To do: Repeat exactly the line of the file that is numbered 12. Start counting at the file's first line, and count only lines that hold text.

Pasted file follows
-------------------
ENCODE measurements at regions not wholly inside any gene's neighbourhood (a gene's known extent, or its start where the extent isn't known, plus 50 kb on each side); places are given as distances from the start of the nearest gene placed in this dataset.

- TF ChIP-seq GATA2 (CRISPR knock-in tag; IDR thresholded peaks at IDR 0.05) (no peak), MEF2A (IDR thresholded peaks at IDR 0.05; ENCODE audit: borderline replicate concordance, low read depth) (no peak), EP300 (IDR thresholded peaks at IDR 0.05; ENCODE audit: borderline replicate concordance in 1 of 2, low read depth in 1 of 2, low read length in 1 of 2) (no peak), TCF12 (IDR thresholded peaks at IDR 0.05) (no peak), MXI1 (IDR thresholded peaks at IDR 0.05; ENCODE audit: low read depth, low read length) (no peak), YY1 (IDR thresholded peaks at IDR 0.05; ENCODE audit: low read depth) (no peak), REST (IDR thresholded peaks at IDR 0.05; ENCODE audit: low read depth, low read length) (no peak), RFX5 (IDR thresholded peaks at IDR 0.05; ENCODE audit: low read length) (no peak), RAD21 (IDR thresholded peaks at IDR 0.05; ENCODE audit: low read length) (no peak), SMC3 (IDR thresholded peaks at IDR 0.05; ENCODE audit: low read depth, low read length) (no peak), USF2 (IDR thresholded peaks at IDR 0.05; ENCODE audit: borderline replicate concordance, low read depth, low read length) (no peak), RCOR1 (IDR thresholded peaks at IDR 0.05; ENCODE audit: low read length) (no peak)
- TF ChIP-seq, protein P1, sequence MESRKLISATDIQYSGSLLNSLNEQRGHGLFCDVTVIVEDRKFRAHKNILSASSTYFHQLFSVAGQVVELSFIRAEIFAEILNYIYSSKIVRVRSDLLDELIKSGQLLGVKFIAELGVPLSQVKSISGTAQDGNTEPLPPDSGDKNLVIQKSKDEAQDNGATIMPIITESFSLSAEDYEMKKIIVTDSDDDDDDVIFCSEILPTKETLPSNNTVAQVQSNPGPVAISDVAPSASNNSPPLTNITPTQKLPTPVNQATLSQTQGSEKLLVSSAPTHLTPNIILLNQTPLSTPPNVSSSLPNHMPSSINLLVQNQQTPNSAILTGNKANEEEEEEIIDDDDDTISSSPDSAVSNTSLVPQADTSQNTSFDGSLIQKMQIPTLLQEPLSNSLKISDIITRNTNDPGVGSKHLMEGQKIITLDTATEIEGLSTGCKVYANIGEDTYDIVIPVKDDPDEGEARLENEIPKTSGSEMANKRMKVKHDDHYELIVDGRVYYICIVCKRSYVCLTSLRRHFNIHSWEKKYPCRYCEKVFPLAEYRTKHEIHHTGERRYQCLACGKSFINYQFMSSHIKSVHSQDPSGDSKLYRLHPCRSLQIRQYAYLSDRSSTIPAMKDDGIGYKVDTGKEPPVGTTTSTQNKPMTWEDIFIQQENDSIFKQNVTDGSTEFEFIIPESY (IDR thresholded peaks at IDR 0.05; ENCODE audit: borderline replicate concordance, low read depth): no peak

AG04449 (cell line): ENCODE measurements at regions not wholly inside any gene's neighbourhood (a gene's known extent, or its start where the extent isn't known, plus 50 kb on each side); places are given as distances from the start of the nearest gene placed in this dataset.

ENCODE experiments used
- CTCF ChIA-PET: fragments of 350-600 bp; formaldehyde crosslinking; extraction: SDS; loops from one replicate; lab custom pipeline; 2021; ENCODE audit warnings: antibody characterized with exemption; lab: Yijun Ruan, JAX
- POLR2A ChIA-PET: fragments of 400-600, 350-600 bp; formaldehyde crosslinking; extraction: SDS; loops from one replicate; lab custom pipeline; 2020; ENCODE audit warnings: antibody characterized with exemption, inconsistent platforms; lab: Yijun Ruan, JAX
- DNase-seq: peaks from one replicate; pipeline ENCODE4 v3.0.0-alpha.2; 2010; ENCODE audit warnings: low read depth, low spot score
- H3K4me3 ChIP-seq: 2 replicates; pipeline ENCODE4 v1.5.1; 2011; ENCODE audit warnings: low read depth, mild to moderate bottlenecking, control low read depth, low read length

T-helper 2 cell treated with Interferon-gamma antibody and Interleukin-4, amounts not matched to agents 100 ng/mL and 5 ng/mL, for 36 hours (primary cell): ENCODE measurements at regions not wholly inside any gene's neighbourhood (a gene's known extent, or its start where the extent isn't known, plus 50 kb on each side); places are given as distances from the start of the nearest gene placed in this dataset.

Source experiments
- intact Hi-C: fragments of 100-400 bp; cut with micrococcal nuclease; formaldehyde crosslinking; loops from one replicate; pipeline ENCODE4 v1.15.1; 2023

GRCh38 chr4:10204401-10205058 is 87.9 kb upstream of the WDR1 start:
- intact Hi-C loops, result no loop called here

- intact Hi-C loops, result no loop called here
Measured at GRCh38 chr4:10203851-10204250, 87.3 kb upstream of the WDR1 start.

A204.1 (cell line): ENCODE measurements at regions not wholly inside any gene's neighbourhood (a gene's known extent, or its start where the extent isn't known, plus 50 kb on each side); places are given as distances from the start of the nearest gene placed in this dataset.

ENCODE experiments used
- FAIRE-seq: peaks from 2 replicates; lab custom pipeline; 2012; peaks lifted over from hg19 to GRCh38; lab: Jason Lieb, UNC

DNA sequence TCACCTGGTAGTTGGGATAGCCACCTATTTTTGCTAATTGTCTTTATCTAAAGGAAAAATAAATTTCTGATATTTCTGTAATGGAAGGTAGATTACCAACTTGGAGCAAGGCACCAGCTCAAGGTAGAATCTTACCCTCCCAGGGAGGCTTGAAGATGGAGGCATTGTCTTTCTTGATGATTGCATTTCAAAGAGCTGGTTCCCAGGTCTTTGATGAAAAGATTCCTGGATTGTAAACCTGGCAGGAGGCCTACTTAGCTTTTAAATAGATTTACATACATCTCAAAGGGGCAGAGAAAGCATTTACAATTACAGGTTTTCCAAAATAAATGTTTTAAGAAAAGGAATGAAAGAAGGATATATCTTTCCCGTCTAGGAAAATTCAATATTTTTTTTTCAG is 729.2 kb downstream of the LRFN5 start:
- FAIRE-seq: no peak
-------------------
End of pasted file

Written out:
- intact Hi-C: fragments of 100-400 bp; cut with micrococcal nuclease; formaldehyde crosslinking; loops from one replicate; pipeline ENCODE4 v1.15.1; 2023